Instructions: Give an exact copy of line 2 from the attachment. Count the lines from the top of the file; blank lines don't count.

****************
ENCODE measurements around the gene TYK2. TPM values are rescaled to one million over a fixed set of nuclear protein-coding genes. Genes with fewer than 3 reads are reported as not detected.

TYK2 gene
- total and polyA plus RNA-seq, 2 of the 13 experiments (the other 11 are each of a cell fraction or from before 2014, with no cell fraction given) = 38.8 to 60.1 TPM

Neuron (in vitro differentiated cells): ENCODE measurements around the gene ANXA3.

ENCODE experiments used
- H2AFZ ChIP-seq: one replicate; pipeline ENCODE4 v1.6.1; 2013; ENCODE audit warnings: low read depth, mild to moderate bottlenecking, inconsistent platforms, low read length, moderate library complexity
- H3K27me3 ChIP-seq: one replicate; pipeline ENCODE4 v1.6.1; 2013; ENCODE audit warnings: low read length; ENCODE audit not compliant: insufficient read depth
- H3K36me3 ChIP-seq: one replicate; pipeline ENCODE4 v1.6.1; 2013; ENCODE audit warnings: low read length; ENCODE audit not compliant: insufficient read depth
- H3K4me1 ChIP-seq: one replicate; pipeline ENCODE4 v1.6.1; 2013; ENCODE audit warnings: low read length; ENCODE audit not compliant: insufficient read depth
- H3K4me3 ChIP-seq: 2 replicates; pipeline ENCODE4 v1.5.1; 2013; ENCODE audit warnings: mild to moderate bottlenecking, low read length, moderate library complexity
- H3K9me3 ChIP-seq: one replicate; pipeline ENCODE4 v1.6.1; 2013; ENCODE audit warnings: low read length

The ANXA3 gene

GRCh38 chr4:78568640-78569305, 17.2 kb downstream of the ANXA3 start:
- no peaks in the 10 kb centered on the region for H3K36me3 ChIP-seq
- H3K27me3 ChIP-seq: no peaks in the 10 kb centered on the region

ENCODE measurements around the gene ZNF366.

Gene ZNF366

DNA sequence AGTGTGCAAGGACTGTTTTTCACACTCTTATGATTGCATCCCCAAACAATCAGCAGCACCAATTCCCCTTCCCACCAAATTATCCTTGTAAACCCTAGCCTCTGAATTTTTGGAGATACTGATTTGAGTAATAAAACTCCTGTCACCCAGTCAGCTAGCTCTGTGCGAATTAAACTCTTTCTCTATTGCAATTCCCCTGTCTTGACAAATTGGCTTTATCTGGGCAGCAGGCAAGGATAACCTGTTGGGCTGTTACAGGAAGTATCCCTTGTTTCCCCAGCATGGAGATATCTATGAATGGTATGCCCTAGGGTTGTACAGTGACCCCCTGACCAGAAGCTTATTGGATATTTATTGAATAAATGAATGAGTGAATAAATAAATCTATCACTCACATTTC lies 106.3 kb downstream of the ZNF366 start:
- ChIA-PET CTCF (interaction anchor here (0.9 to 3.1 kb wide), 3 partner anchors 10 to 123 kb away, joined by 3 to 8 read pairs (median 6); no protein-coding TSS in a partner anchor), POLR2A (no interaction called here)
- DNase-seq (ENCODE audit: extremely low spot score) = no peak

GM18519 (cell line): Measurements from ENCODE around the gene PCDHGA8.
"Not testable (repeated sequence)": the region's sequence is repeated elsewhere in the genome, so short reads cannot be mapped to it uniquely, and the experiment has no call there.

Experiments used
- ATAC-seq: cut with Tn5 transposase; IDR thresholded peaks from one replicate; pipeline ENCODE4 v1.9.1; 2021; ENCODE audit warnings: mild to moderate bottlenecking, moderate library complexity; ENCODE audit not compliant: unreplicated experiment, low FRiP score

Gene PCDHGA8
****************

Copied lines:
TYK2 gene